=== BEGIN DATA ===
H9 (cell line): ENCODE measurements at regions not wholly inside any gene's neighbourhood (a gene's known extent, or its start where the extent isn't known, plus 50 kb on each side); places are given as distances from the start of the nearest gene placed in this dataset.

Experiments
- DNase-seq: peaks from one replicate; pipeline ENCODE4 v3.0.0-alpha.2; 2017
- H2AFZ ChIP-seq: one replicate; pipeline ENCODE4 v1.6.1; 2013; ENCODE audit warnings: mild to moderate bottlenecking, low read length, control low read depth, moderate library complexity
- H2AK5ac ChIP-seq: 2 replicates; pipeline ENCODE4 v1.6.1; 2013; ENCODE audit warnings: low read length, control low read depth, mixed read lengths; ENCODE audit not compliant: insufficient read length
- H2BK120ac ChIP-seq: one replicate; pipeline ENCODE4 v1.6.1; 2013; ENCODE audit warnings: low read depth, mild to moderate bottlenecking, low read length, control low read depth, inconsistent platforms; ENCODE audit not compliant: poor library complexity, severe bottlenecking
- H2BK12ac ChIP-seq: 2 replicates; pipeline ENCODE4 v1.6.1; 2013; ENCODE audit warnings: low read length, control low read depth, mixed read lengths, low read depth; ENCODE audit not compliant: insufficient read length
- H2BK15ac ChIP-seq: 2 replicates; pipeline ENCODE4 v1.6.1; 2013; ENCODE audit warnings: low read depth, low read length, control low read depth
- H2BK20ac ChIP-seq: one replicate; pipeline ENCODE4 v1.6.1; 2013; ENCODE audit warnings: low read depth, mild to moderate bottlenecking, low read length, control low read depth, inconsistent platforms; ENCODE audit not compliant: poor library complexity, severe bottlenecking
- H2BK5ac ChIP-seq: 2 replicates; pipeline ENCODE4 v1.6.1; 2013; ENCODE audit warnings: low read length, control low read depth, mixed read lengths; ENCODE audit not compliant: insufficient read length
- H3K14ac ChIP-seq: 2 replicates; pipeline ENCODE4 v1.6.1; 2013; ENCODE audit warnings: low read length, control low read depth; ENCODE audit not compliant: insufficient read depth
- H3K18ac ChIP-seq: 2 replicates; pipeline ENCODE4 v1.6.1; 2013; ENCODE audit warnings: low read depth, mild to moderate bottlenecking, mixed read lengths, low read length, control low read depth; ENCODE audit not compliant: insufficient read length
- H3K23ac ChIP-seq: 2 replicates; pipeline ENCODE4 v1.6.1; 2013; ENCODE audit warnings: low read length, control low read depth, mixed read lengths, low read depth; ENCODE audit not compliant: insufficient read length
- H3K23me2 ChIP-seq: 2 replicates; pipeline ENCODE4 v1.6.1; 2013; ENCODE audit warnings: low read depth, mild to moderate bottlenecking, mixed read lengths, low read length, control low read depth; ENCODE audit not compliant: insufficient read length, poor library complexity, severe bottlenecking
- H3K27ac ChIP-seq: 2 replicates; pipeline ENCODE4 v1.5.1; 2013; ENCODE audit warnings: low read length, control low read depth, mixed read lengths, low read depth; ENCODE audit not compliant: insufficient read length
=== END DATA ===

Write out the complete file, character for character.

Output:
H9 (cell line): ENCODE measurements at regions not wholly inside any gene's neighbourhood (a gene's known extent, or its start where the extent isn't known, plus 50 kb on each side); places are given as distances from the start of the nearest gene placed in this dataset.

Experiments
- DNase-seq: peaks from one replicate; pipeline ENCODE4 v3.0.0-alpha.2; 2017
- H2AFZ ChIP-seq: one replicate; pipeline ENCODE4 v1.6.1; 2013; ENCODE audit warnings: mild to moderate bottlenecking, low read length, control low read depth, moderate library complexity
- H2AK5ac ChIP-seq: 2 replicates; pipeline ENCODE4 v1.6.1; 2013; ENCODE audit warnings: low read length, control low read depth, mixed read lengths; ENCODE audit not compliant: insufficient read length
- H2BK120ac ChIP-seq: one replicate; pipeline ENCODE4 v1.6.1; 2013; ENCODE audit warnings: low read depth, mild to moderate bottlenecking, low read length, control low read depth, inconsistent platforms; ENCODE audit not compliant: poor library complexity, severe bottlenecking
- H2BK12ac ChIP-seq: 2 replicates; pipeline ENCODE4 v1.6.1; 2013; ENCODE audit warnings: low read length, control low read depth, mixed read lengths, low read depth; ENCODE audit not compliant: insufficient read length
- H2BK15ac ChIP-seq: 2 replicates; pipeline ENCODE4 v1.6.1; 2013; ENCODE audit warnings: low read depth, low read length, control low read depth
- H2BK20ac ChIP-seq: one replicate; pipeline ENCODE4 v1.6.1; 2013; ENCODE audit warnings: low read depth, mild to moderate bottlenecking, low read length, control low read depth, inconsistent platforms; ENCODE audit not compliant: poor library complexity, severe bottlenecking
- H2BK5ac ChIP-seq: 2 replicates; pipeline ENCODE4 v1.6.1; 2013; ENCODE audit warnings: low read length, control low read depth, mixed read lengths; ENCODE audit not compliant: insufficient read length
- H3K14ac ChIP-seq: 2 replicates; pipeline ENCODE4 v1.6.1; 2013; ENCODE audit warnings: low read length, control low read depth; ENCODE audit not compliant: insufficient read depth
- H3K18ac ChIP-seq: 2 replicates; pipeline ENCODE4 v1.6.1; 2013; ENCODE audit warnings: low read depth, mild to moderate bottlenecking, mixed read lengths, low read length, control low read depth; ENCODE audit not compliant: insufficient read length
- H3K23ac ChIP-seq: 2 replicates; pipeline ENCODE4 v1.6.1; 2013; ENCODE audit warnings: low read length, control low read depth, mixed read lengths, low read depth; ENCODE audit not compliant: insufficient read length
- H3K23me2 ChIP-seq: 2 replicates; pipeline ENCODE4 v1.6.1; 2013; ENCODE audit warnings: low read depth, mild to moderate bottlenecking, mixed read lengths, low read length, control low read depth; ENCODE audit not compliant: insufficient read length, poor library complexity, severe bottlenecking
- H3K27ac ChIP-seq: 2 replicates; pipeline ENCODE4 v1.5.1; 2013; ENCODE audit warnings: low read length, control low read depth, mixed read lengths, low read depth; ENCODE audit not compliant: insufficient read length